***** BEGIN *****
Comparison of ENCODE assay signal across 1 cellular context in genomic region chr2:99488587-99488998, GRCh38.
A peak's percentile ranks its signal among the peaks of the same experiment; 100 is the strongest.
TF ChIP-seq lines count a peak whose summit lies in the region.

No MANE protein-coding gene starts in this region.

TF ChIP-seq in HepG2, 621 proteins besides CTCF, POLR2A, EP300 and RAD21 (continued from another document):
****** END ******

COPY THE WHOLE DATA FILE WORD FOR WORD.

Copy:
Comparison of ENCODE assay signal across 1 cellular context in genomic region chr2:99488587-99488998, GRCh38.
A peak's percentile ranks its signal among the peaks of the same experiment; 100 is the strongest.
TF ChIP-seq lines count a peak whose summit lies in the region.

No MANE protein-coding gene starts in this region.

TF ChIP-seq in HepG2, 621 proteins besides CTCF, POLR2A, EP300 and RAD21 (continued from another document):